I was just spurred on to write about my kids' back to school adventures. You know, another of those events that I keep meaning to blog about but can't tear myself away from trashy books and mindless Facebook updates long enough to actually write anything. I finally realized that I could use having to update my blog as an excuse to "check out" for awhile. So I present to you my first entry in the Back to School Chronicles.
Before I could even send the kids back to school, I had to get the list of their school supplies. I remember the days of shopping for school supplies fondly. My favorite part of shopping was picking out my school supply box and my lunchbox. They would set the tone for the entire year. It was a decision not to be made lightly. Sure I was in love with the boys from Dukes of Hazard, but would I still want to see their faces staring up at me 3 months from now? And you don't want to pick your favorite cartoon character for your backpack only to get to school and find out that the other kids think it's childish. Despite the heavy decisions, shopping for school supplies was always fun.
Nowadays? Not so much. See, they've changed the way you buy supplies now. You no longer buy a box of crayons and a few pencils for your little minion to use. No, now you buy supplies for the WHOLE class. For the. entire. year. My kids are in 3rd, 5th, and 7th. Let me share with you their combined supply lists.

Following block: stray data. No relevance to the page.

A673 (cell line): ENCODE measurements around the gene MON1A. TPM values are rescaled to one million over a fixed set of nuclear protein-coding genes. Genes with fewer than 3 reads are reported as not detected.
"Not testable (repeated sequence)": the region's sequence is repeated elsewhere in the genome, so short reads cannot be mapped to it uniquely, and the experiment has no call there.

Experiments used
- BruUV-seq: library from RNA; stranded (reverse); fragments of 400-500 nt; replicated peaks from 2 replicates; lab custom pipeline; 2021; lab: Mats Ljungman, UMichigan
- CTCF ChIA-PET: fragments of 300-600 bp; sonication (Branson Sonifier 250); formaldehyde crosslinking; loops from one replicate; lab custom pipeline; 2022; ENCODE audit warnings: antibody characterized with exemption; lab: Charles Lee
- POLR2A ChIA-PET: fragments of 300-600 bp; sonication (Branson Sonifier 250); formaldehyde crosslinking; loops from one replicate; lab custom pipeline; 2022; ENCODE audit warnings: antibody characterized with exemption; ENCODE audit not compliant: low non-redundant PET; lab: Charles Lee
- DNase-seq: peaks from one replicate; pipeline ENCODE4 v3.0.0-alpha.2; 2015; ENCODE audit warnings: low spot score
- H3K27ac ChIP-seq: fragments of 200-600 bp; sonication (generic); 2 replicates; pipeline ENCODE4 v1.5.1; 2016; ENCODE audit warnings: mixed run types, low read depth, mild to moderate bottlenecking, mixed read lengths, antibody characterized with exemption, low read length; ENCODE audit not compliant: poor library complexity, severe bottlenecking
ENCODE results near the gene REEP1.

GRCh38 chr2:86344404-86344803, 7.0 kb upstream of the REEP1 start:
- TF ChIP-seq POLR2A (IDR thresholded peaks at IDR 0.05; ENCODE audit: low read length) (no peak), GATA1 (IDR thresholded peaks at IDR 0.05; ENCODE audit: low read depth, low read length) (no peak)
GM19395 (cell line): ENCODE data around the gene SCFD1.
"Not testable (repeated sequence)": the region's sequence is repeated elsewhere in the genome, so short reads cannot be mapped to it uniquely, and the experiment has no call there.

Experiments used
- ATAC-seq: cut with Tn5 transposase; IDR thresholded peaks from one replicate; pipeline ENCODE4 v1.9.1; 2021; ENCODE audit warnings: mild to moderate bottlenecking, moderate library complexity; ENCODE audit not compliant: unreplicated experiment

*2 pkgs tab dividers
*6 pkgs wide ruled paper
*5 spiral notebooks
*3 2" binders
*7 LG pkgs pencils
*2 pencil sharpeners
*4 lg erasers
*3 boxes 16 ct crayons
*3 pr scissors
*19 (yes, that's 19) glue sticks
*7 boxes of Kleenex
*4 pkg colored pencils
*colored construction paper
*2 pkg 9x18 manila paper
*12x18 manila paper (This is the first time I've ever even heard of manila construction paper. What in the world is it used for?)
*2 boxes quart bags
*2 zippered supply bags
*7 composition bks
*6 blk dry erase markers
*5 folders w/pockets and brads
I had to buy all this to send with my kids on the first day, which happened to fall on a Monday. I didn't get paid until the Friday before. What a surprise. So Saturday found me elbowing my way through the crowded, picked over school supply section of WalMart in an attempt to make sure my children wouldn't be singled out on their first day for not being prepared. I grabbed a cart and started throwing in whatever supplies I could reach and prayed they were on my list. I figured I would just grab everything I could and sort through it later. My cart couldn't fit in there among the sweaty bodies and grabby hands so I kept parking it at the end of the aisle. More than once I had to go back and rescue it from the supply vultures who kept trying to pick through my stuff in search of supplies that they hadn't been able to find yet. Once I even had to take it back from an employee who scolded me that they were instructed to pick up all stray carts. I felt like I was shopping on Black Friday. I was guarding my 20 cent pencils and 97 cent pens like they were they sale-priced Louboutins. Anyone came close and I growled out, "Mine!"